By Laurie Mega
A property management business gathers a lot of valuable information from tenants and owners. That information is used to collect rent, transfer money, keep emergency contacts, and verify prospective tenants.
Information such as credit history, social security numbers, addresses, and credit card numbers should be kept only as long as you need them and then deleted. But as long as this information is in your possession, you need to do everything you can to protect it from hackers.
In 2019, 86 percent of cyberattacks were financially motivated, according to Verizon. All of that data you hold is very valuable to hackers, who can either use it to commit identity theft or sell it to the highest bidder on the dark web.
It’s important that both you and your staff are aware of the dangers. Your staff should have a basic knowledge of cybersecurity and what they can do to protect tenants and owner data.
Threats to Your Business
Before you can train your staff on how to prevent cyberattacks, they first need to know what they’re up against.
Of course, there are hackers who simply access your network remotely (usually through your wifi) and try to guess your passwords to get at the information. But there are more sophisticated ways they can gain entry to your system, as well.
First, let’s talk about what malware is since it’s involved in so many different kinds of cyber threats. Malware is a program that hackers use to infect computers.
A piece of malware can be programmed for a number of ill-begotten goals. It can track keystrokes to get passwords and other important information. It can download files from your computer. Or it can lock your computer entirely, holding it hostage until you pay a ransom to hackers.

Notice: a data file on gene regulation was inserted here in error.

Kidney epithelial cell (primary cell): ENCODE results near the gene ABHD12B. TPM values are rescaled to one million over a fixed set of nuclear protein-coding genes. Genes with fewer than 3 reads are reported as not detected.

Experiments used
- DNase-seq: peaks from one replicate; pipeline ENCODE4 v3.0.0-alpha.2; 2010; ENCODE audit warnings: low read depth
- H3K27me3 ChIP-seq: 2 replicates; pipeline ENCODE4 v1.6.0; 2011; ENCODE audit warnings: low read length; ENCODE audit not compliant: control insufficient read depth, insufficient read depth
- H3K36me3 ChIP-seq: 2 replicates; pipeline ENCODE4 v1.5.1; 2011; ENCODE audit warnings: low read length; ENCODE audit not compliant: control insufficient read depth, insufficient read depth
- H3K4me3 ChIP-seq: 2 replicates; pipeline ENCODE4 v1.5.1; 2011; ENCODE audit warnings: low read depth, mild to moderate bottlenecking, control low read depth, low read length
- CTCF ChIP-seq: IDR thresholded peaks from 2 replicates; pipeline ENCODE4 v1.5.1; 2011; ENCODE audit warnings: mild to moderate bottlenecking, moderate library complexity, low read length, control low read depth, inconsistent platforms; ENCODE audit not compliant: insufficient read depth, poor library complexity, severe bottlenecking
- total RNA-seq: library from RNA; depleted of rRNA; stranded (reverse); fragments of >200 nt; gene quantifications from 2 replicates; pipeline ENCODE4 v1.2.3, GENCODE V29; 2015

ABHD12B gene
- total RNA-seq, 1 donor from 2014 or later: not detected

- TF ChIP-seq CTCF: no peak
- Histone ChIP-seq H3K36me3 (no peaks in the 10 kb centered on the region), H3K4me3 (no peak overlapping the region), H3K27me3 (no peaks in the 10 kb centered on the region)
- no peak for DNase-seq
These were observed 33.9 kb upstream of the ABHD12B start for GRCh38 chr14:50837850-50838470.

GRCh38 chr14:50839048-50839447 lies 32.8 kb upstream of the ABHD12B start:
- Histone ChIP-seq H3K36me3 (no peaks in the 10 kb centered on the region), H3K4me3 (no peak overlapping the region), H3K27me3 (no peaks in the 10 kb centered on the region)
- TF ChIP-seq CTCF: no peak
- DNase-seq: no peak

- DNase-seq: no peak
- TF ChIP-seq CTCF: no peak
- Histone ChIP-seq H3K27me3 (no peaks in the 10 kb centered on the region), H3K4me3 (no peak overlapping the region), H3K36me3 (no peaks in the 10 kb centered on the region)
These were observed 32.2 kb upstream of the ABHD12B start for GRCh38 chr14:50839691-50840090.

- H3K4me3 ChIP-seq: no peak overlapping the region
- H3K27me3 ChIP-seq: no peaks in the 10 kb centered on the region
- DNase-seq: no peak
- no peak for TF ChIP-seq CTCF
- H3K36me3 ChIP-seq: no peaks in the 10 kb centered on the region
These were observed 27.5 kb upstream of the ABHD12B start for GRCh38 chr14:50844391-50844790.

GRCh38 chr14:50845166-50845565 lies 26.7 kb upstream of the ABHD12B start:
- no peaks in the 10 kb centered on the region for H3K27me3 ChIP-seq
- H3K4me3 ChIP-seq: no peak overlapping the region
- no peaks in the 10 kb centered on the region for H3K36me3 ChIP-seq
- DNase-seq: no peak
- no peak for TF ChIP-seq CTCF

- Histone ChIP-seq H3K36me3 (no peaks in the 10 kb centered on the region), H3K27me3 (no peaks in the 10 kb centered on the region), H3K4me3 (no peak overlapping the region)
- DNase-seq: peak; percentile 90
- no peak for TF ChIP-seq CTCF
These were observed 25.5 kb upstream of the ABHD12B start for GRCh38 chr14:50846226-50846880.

There are different types of malware, such as trojan horses, viruses, and botnets. Some are meant to merely cause mayhem by slowing down your system or preventing apps from working, while others, like trojan horses, hide inside your computer system stealing information.
Malware can be picked up through a phishing scam or a malicious website.
A phishing scam is usually an email or a message through social media that entices the recipient to click on a link. Scammers do that by pretending to be someone the recipient knows or an institution they trust, such as a bank or a local municipal department.
The link usually downloads some kind of malware, or it may direct you to a site and prompt you to enter private information. For example, a hacker may send an email posing as your bank, requesting your account or social security number (or both) to complete a transaction.
Note that a reputable bank would never ask for that kind of information in an email. A hacker would then use that information to access your accounts or even steal your identity. If they get the information for your business account, they could do serious damage to your business.
A malicious website may look legitimate on the surface, but it’s really set up to do harm. Some are simply there to disseminate false information or fake news. But others lure in users with promises of useful downloads that really hide malware.
A lot of times, these sites show up as ads in social media feeds, particularly Facebook.
When students were first sent home during the COVID-19 outbreak, for example, numerous ads popped up on Facebook for websites with free downloads for teaching resources. The sites looked legit, but when an unsuspecting parent tried to download a worksheet, they were hit with malware, instead.
Finally, there are good old fashioned phone scams. You’ve probably received one of these, where a robotic voice or even a real person threatens you with the freezing of your assets, the possibility of malware on your computer, or even your arrest if you don’t give up vital information to help them fix the problem.
Educate your staff on how to recognize phishing scams through emails, social media, and phone calls. The National Cybersecurity Alliance provides resources to help you get started.